Albert Collins: A Profile

Posted by The Fretwire on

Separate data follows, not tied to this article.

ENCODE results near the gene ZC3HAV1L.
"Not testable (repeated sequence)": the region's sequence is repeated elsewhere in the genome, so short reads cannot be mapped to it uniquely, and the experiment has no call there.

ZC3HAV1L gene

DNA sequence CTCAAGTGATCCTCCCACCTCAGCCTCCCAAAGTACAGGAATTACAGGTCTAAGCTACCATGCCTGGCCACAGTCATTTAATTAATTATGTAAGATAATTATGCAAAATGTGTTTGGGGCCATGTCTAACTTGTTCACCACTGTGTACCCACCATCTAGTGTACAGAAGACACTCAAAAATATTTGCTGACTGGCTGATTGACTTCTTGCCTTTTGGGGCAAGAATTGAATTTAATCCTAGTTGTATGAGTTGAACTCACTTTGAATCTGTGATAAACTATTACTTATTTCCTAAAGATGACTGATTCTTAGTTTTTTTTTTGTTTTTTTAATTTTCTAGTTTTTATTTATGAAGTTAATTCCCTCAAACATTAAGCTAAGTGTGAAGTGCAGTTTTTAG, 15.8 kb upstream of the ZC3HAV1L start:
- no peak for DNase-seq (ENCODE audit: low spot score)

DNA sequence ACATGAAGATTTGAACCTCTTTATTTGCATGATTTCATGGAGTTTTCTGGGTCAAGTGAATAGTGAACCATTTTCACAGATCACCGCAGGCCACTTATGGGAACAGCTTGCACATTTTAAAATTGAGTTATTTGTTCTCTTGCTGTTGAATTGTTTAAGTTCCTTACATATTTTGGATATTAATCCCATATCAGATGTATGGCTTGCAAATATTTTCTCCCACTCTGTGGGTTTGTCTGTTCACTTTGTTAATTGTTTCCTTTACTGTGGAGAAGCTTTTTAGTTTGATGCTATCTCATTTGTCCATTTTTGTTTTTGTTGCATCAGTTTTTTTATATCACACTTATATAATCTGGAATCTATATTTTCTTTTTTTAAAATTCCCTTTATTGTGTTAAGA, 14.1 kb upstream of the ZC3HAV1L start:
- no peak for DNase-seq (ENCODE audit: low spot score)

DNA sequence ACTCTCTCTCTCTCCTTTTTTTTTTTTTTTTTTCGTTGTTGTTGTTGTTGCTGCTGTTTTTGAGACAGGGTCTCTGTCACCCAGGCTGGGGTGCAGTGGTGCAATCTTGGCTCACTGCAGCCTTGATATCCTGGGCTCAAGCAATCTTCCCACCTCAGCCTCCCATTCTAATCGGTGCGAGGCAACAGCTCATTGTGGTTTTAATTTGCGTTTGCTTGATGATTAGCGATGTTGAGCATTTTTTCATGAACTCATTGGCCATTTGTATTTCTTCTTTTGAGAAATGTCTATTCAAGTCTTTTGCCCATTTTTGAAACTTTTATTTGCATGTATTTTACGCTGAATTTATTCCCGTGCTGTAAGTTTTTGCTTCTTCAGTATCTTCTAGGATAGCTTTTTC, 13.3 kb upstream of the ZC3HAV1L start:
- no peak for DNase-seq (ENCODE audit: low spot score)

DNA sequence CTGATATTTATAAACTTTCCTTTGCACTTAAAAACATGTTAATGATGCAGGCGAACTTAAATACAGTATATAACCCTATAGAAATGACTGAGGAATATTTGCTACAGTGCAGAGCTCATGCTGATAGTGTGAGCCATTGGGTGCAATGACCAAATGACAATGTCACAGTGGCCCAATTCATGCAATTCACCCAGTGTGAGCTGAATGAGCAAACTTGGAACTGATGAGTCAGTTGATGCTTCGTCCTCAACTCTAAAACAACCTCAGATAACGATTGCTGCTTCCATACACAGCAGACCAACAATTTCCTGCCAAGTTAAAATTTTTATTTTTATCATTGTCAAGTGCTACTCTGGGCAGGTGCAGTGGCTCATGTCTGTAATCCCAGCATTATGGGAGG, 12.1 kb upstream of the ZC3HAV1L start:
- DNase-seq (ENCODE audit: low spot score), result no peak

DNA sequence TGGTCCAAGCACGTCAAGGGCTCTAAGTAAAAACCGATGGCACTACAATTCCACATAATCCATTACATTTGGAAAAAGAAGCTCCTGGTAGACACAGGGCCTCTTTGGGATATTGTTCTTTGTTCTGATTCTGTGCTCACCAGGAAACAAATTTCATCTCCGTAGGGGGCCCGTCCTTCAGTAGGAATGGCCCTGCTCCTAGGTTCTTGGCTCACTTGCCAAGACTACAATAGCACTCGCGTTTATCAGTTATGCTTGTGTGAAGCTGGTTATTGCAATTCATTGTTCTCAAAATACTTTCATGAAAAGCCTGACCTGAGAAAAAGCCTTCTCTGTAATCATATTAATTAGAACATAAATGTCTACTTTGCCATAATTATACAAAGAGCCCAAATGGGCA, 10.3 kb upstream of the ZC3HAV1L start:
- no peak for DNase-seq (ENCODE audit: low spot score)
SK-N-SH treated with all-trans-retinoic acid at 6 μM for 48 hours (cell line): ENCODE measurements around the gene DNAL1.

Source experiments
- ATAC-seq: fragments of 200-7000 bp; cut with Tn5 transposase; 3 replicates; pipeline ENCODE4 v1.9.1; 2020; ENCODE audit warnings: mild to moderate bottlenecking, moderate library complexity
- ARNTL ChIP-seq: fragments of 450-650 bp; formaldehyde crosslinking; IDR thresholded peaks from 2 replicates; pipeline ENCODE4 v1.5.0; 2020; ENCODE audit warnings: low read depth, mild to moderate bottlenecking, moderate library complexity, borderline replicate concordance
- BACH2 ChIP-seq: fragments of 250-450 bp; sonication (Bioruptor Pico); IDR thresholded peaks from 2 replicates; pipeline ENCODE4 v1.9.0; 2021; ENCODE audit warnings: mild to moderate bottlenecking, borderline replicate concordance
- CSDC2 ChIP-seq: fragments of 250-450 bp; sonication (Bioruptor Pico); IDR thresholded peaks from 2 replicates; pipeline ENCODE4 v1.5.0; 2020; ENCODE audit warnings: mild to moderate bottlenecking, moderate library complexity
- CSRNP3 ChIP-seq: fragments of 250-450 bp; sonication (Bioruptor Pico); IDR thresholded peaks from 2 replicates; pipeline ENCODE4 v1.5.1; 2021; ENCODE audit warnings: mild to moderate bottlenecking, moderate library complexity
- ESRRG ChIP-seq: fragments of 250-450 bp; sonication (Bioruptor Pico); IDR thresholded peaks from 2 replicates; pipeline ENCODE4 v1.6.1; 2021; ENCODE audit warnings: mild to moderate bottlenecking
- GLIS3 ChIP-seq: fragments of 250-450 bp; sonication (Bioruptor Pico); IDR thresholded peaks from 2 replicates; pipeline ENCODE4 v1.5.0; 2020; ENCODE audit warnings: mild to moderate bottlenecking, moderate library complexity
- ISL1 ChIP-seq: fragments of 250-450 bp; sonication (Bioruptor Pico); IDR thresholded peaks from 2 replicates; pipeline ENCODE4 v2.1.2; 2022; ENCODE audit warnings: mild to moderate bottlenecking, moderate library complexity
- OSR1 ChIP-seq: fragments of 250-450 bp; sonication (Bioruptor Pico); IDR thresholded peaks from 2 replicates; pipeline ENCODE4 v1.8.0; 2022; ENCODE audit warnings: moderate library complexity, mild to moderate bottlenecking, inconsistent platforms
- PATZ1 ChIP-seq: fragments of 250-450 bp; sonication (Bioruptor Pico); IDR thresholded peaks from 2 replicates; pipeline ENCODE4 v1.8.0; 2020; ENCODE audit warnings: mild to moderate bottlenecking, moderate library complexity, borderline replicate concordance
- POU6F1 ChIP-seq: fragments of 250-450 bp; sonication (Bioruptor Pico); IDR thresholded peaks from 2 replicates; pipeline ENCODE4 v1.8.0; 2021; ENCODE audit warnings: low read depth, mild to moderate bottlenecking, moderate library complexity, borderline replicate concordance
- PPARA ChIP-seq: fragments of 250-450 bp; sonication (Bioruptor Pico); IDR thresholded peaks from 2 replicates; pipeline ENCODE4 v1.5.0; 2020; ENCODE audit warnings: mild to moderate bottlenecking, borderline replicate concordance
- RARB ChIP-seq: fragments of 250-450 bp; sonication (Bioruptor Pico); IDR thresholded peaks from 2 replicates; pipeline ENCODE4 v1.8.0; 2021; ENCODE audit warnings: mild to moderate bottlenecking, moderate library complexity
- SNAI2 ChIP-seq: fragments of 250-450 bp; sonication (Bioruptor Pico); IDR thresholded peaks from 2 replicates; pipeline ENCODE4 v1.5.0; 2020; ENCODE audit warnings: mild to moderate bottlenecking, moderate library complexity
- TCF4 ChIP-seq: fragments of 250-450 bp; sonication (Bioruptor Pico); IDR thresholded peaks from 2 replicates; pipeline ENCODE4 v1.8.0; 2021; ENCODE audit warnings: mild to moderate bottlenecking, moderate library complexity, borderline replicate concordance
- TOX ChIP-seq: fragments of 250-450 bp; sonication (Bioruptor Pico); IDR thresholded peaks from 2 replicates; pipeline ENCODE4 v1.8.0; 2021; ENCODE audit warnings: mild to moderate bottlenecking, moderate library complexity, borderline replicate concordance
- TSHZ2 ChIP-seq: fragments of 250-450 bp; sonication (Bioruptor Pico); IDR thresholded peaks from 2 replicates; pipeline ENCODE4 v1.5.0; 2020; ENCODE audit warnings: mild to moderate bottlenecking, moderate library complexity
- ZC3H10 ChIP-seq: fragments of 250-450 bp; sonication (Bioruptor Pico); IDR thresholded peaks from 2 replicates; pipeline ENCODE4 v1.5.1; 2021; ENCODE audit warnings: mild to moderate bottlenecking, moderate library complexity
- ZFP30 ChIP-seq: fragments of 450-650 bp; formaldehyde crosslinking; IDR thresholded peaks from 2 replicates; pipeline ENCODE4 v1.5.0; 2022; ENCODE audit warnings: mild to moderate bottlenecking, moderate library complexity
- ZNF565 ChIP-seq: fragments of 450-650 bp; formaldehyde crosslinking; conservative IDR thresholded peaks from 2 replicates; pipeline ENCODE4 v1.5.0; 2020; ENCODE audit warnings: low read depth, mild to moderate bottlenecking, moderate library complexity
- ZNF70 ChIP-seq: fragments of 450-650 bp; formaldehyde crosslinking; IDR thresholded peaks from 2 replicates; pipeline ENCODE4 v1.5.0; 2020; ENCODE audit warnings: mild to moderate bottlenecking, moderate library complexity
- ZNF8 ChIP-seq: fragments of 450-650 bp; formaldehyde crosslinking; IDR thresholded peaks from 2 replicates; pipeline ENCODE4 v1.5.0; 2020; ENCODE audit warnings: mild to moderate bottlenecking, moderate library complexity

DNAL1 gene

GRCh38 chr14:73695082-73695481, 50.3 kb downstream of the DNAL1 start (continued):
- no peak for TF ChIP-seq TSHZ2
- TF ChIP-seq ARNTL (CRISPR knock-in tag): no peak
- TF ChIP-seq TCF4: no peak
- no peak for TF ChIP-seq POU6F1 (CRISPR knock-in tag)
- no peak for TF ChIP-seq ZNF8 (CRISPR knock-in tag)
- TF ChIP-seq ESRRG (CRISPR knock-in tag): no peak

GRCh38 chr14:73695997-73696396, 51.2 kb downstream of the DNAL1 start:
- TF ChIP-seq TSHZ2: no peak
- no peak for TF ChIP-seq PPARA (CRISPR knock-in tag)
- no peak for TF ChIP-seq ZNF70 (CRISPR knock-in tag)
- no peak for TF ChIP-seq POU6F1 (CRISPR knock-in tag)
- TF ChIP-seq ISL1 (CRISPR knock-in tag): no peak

When I started playing guitar in about 1993,  I wasn't sure what sort of guitar player I wanted to be. I was pretty sure it wasn't country picking, but it was open besides that.  I had listend to Eric Clapton Unplugged  about 8 million times, so I was a fan of that.  But at the time I didn't truly understand Clapton's background. It was about this time that my parents brought home a BB King CD called Blues Summit.  It featured duets with various artists.  The music was adequate.  Then I heard track #8, featuring Albert Collins.  I was blown away.  I declared myself a Blues Man and never looked back.  Its not easy to be a Blues Man when you are a white 14-year-old kid in Utah, but I was up for the challenge. I consider Albert Collins to be one of the great modern blues guitar players, and extremely under appreciated.  He is in my top 5 without a doubt. Albert Collins was born and brought up in Texas, but as a part of Aligator records in the 80's and 90's, I always think of him as a Chicago player. His tone is unmistakable.  They called him the Ice Man, or Mr. Freeze.  His telecaster (customized with a Gibson humbucker in the neck position) had the coldest tone around. Collins played alternate tunings, capo'd, and fingerstyle on the right hand.  If you want to emulate him, fine. If you are hoping to copy him lick for lick, good luck. Collins was a showman, often sporting a 100 foot guitar cord on stage.  During long solos he would leave the stage, mingle with the audience, step outside the club, even boarding a city bus on one occasion, and ordering a pizza on another. Likely his most widely viewed performance is a cameo appearance on Adventures in Babysitting (another Chicago connection). He insists that no one leaves the club without "singin the blues". Then they play a pretty stereotypical blues riff, but at least they tried. Collins passed away due to lung cancer in 1993, just a few short months after making the inspring recording with BB King, and recording the video below.  I wish I'd had the chance to see him live. Check out the video below.  If you don't have the 5 minute attention span it takes to make it through the whole song, start at 3:45 where BB passes Collins the solo. Some of my favorite Albert Collins recordings: